Bug! is a platform video game developed by Realtime Associates and published by Sega originally for its console, the Sega Saturn. It was first released: in North America, in 1995, just weeks after the Saturn's launch there; in Europe. on September 15, 1995; and, in Japan, on December 8, 1995. It was also ported to Windows 3.1x and Windows 95 in 1996 by Beam Software. Notably, the game is one of the earliest examples of 3D platforming, as well as one of the first platform games released on the Saturn. However, its style of 3D platforming is restricted to a track, unlike many in the genre that allow for unrestricted movement in all directions.
European Sega Saturn version cover art
|Platform(s)||Sega Saturn, Microsoft Windows|
The game centers around Bug, a green bug–and Hollywood actor–who hopes to gain fame by defeating the villainous Queen Cadavra. The game was developed with the titular character being considered a possible mascot for the Saturn. This was due to the absence of a Sonic the Hedgehog game at the time of the console's launch; however, Bug! failed to capture consumers' attention, but received positive reviews upon its release. Critics praised its graphics and colorful visual effects, however, the game's music and voice acting were criticized.
A sequel, Bug Too!, was released for the Saturn in 1996.
Bug! is a 3D platform game which revolves around the player safely progressing through various levels. The game is set on "Bug Island" and consists of six worlds made up of three levels each, with each last level culminating in a mandatory boss fight. Enemies come in the form of insects and are defeated by jumping on them. Each level ends when the player jumps on a "Bug Stop", which will then make the player proceed to the next level. Every level contains collectable items: 1-UPs supply the player with an extra life, collecting a heart will restore one hit point to the player whereas Bug Juice will fully replenish it, and a coin will allow the player to take part in a bonus round whereby they are given the chance to win more lives. If the player runs out of Bug Juice, they lose a life. The game will end once the player runs out of continues.
Collectable items in the form of blue crystals are found scattered throughout the game's levels. If the player collects 100 of them, they will earn an extra life along with a dragonfly icon, in which three icons are needed for the player to take part in a special bonus round involving a dragonfly ring chase. In addition, the player can collect power ups which will enable them to defeat enemies instantly. These come in the form of "zap" and "spit" attacks; the former allows Bug to fire missiles made out of saliva, and the latter unleashes a bolt of electricity. The levels featured in Bug! are linear – the player may only move in four directions despite the game appearing in full 3D. In addition to walking on a grid axis, the player-character can also walk up walls and upside down.
The game's plot centers around the titular character, Bug, who is a Hollywood actor hoping to make his "biggest break". Bug decides to sign up for the lead role in an upcoming action film, in which his girlfriend is kidnapped by the villainous Queen Cadavra and must set out to rescue her.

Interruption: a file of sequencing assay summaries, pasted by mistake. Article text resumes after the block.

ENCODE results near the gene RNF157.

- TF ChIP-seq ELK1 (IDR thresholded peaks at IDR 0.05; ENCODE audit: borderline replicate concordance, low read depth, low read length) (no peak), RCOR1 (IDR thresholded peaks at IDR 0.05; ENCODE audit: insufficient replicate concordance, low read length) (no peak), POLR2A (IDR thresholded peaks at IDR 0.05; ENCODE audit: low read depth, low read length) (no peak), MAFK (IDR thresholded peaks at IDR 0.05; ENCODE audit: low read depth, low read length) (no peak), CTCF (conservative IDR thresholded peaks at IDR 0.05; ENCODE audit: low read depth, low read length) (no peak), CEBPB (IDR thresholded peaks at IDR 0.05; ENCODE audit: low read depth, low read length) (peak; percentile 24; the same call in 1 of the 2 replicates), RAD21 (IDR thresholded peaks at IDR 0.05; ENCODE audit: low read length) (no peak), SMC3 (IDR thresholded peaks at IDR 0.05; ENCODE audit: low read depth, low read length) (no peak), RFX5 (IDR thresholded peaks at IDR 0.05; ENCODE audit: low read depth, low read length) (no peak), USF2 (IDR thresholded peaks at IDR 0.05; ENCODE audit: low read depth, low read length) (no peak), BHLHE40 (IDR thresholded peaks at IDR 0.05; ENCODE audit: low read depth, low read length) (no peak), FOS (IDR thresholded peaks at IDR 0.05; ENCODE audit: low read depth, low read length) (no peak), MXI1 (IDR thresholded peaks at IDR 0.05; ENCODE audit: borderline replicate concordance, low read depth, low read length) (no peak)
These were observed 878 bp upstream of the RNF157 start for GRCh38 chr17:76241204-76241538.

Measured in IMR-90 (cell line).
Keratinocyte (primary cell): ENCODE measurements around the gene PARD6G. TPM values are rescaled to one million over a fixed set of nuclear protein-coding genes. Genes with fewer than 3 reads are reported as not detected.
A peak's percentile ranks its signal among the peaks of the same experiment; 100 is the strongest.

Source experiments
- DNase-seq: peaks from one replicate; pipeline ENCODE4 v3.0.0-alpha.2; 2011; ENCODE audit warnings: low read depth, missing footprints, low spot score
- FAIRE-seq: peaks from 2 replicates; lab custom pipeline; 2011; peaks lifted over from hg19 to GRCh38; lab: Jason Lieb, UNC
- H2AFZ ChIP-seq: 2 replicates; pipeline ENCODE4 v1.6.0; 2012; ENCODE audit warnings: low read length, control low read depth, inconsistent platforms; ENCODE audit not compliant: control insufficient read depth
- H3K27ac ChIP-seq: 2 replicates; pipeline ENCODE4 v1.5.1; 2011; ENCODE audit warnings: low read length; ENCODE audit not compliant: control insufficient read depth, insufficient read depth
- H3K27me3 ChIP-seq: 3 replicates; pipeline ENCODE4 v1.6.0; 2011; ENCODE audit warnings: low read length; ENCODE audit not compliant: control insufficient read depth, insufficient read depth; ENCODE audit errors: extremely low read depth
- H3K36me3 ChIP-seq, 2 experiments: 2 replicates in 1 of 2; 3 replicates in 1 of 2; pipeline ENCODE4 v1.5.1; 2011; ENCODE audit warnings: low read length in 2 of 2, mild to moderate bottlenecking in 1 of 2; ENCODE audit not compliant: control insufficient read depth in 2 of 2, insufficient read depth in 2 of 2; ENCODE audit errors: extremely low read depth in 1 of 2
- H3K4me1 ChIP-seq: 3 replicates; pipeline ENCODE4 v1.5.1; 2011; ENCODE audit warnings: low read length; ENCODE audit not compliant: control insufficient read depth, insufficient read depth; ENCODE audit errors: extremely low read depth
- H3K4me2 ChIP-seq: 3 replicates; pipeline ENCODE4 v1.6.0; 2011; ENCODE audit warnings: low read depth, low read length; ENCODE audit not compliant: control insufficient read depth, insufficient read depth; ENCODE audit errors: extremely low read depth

Development and releaseEdit
Bug! was conceptualized as one of three candidates for "would-be" mascots for Sega's upcoming Sega Saturn console in 1994, due to the lack of a Sonic the Hedgehog game upon the console's launch. The other potential candidates were 2.5D platformers Clockwork Knight (which came out shortly before Bug!, at the Saturn's North American launch) and Astal, which was released later in 1995. The titular character Bug was thought to have imitated Sonic the Hedgehog's appearance and attitude in order to make it an effective mascot. At the Las Vegas Consumer Electronics Show in 1995, Steven Spielberg declared that Bug was the character "that is going to do it" for the Saturn. Realtime Associates developed the game using Silicon Graphics workstations, which were then used to pre-render the game's characters and then convert them into sprites – in similar vein to the process used in Donkey Kong Country.
According to producer Steve Apour, "Once we were working on Bug!, we'd meet twice a week to talk about gameplay, just to plow through it and decide what the system could do. Some ideas we weren't able to include, such as the 'wait animation' where Bug was going to leap up and come down right in your face."
Bug! was one of the earliest examples of a 3D platforming game. It was also the first platform game to be released on the Saturn in Europe. By the end of 1995, 150,000 copies of Bug! had been sold in the United States, making it the second most popular Saturn game behind Daytona USA. According to Sega, discussions were underway for an animated TV series, though this never materialized. A direct sequel, Bug Too!, was released for the Saturn in 1996.
Bug! received positive reviews upon release. The Saturn version holds an average score of 84 percent at GameRankings, based on an aggregate of two reviews, whereas the PC version has an average score of 55%, based on an aggregate of two reviews.